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2. Edgestitch No. 1

With your two square pieces of cloth layered over each other, fold over two parallel edges about 3/8 inch and iron them flat. Many plans we looked at called for hand pinning folds and pleats for edge stitching, but if you’re not a seasoned seamstress you’ll find ironing far easier.

Once your edges are folded over, stitch those same two edges. On our mask-making night, my partner assembled a half-a-dozen masks on a sewing machine in the time it took me to stitch one by hand.

While I’m much better with a hammer or power tool in hand, I found the quiet task of hand stitching relaxing, even if my results paled in comparison to those from the sewing machine. A sewing machine is not necessary for clothing repairs—here are 9 random items you can use instead.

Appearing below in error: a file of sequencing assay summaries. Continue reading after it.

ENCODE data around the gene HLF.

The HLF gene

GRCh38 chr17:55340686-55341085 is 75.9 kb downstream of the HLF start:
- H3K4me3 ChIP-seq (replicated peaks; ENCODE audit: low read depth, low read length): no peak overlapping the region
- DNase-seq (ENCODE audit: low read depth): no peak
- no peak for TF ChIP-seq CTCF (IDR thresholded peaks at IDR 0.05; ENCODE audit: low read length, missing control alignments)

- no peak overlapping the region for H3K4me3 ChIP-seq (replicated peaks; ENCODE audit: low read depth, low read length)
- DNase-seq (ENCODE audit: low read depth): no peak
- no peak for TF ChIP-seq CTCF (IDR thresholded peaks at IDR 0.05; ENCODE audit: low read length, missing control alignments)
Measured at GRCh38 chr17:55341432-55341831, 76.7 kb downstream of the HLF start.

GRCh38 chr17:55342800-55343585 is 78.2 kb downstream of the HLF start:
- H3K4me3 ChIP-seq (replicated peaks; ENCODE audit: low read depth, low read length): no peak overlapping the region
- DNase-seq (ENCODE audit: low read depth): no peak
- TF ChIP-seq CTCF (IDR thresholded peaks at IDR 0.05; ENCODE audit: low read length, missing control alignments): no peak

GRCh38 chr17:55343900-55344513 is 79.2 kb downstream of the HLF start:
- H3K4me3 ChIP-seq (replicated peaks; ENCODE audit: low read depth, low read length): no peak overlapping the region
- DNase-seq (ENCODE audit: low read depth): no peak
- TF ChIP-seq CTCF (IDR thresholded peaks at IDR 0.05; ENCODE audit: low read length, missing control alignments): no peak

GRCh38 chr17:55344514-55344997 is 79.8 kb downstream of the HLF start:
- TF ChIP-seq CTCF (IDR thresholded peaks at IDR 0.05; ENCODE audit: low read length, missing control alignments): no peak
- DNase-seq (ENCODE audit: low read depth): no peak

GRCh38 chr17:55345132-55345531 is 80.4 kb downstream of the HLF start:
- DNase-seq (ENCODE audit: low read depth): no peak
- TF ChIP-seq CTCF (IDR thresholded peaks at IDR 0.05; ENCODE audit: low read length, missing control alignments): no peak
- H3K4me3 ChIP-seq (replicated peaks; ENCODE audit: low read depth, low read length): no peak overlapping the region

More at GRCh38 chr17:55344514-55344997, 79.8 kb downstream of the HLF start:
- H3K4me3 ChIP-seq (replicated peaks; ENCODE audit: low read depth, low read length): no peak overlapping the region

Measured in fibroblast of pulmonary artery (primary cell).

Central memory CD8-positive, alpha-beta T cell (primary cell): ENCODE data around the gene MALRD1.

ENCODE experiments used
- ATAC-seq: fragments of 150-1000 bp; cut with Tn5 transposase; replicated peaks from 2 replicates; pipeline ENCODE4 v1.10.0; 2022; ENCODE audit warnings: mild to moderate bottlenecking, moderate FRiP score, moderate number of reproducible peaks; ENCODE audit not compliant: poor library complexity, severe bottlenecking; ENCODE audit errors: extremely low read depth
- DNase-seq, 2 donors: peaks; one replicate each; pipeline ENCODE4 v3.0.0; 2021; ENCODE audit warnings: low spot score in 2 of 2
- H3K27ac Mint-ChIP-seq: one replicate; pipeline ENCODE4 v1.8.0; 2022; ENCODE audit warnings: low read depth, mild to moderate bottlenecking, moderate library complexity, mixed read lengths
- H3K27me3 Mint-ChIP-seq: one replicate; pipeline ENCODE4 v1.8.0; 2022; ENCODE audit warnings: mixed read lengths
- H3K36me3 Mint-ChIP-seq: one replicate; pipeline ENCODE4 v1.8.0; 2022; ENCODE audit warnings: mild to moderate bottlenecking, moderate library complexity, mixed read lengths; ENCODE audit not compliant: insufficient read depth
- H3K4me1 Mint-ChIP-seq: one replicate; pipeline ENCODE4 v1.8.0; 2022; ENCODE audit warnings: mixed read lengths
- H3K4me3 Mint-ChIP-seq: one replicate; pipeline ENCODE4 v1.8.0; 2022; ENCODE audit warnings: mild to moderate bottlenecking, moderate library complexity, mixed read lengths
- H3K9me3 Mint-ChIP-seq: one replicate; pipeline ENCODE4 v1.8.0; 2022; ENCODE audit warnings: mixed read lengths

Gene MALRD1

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3. Create pleats

A pleated mask will provide the best universal fit. Keeping the stitched edges top and bottom, iron in three pleats, leaving a total width of about three inches.

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4. Edgestitch No. 2

Keeping the pleats in place, stitch the short edges.

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5. Choose straps and cut to length

Strap design can vary depending on what you have on hand. It can be any ribbon, string, shoestring, stretch-band or fabric less than 3/8 inch wide. The two predominant strap styles are tie straps or ear loops.

Tie straps should be cut to about 18 inches long. If you do have stretch band material, best to cut the ear loops at eight inches long. If you decide to use fabric, cut an 18 x 3/4 inch wide strip, fold and iron the edges to its middle, then do a zig-zag stitch up the center.

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6. Attach straps

If you’re making ear loop straps, attach them perpendicular to the mask at the corners. With string or any strap material less than a one-quarter inch, best to make a small loop or knot when you stitch it to the face mask.